Watching review videos can help to increase nursing students’ confidence and competence in performing nursing skills independently. Some students like to watch videos prior to coming to the class where the skill will be taught, others use them as a guide when practicing after class. There are many free videos available online and students should be aware of potential differences in supplies used as well as policy and procedure followed. If in doubt, students should always check with their instructor to ensure that they are practicing in a manner supported by recent, reliable research. Hawknurse on Youtube offers a series of videos prepared by a nursing instructor from Delaware, USA. The University of Manitoba also has a wide range of skills videos with the benefit of a Canadian perspective; Year 1 and Year 2.
Although the current body of research about the effectiveness of game-based learning in nursing education is limited, anecdotal evidence as well as research from other disciplines point to gaming as a positive strategy for learning. As Stokowski (2013) remarked, “Collaboration, communication and clinical reasoning requires practice in many different situations, complex and stressful environments, and fast-paced clinical events. The flexibility, variety, and multitude of outcomes offered by games are uniquely able to provide such practice without any risk to patients (p. 7)”.
Clearly practicing nursing skills and clinical judgement though gaming cannot substitute working with real people in real situations. However, it seems that when used as a compliment to classroom, laboratory, and clinical learning, gaming has the potential to increase knowledge, critical thinking, and behaviour acquisition.
One game that I’ve used with great success is The Blood Typing Game found at Nobelprize.org. This game helps students understand the concept of blood typing and the importance of compatibility in blood transfusions.
Several years ago my department hired a graphic facilitator for a series of team meetings. I was struck by how her techniques helped to keep everyone on track with brainstorming and teamwork. The constant images were interesting and engaging. Everyone seemed eager to participate and to see what would come up next. Last year I started experimenting with this technique using coloured pens on the large white boards in my classroom. The students loved it! I’m no artist but the images really can be quite simple. Since it is all new to me I roughly sketch in advance what images I will use to go along with the information I am sharing or to organize students’ collaborative work. Once you have seen the amazing graphic facilitation adapted from this talk by Sir Ken Robinson on Changing Education Paradigms you’ll have an idea of how effective the strategy can be.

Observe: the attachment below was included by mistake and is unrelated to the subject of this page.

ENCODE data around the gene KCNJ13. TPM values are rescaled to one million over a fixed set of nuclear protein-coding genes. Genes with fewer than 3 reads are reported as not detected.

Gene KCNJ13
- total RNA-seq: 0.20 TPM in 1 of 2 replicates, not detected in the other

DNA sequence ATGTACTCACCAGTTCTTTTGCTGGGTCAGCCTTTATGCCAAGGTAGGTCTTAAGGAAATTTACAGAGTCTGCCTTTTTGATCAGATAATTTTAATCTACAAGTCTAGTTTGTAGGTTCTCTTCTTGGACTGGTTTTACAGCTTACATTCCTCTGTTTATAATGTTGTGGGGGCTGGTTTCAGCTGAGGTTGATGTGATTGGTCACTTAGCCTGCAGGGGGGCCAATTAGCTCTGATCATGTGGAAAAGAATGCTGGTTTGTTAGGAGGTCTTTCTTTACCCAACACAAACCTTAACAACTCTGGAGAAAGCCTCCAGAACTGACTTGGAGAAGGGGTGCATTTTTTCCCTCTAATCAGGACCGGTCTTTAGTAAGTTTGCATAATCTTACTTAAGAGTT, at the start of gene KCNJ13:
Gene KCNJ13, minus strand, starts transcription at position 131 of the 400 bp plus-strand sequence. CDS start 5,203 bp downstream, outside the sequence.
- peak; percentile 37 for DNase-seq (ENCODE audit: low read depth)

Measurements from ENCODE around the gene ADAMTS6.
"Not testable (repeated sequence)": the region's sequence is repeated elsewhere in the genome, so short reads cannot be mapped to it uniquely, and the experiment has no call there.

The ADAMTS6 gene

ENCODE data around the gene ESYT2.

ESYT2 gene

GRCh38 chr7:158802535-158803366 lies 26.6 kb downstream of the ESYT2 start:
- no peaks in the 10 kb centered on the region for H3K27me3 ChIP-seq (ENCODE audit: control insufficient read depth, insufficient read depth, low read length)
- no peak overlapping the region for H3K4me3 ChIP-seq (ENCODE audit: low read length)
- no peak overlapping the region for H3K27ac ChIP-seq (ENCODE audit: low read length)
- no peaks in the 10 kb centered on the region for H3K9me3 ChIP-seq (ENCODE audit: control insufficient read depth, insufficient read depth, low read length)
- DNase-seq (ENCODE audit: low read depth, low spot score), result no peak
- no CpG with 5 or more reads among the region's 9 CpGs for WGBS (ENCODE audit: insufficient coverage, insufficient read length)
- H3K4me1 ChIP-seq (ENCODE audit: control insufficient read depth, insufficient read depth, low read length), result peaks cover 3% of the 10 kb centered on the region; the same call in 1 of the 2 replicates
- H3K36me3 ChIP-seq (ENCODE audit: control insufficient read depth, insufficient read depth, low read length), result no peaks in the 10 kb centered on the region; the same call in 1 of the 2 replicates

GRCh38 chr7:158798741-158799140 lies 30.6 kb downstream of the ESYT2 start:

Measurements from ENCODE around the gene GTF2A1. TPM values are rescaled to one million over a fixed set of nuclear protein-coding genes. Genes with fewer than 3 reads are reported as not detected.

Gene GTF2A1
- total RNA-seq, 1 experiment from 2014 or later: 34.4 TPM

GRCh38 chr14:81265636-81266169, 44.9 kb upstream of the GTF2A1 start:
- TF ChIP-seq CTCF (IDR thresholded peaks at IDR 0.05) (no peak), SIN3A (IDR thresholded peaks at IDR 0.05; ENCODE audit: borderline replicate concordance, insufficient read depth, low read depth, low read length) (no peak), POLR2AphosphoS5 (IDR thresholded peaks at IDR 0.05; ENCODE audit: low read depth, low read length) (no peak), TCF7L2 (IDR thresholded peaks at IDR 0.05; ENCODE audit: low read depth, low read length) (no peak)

Check out this link to Learning Graphic Facilitation, it’s a really fun way to teach and to engage your students.
In 2013 the Globe and Mail reported that almost 70% of Anglophone Canadians are regular social media users (Oliveira, 2013). Considering this significant usage it has become critical for businesses, politicians, educators, and users to assess how best to utilize this new mode of communication. In a 2012 article in the Online Journal of Issues in Nursing the authors explore the benefits, barriers and practicalities of integrating social media within nursing education. They discuss social media tools as pedagogy, review specific studies in the literature, and offer practical suggestions and examples of use within courses and programs. One indicated resource of use to Canadian nursing instructors is a toolkit recently released by the Registered Nurses Association of Ontario to “help educators to embed informatics content within undergraduate education” (as cited in Schmitt, Sims-Giddens, and Booth, 2012, para 3). (This resource is now posted as a link under Nurse Education)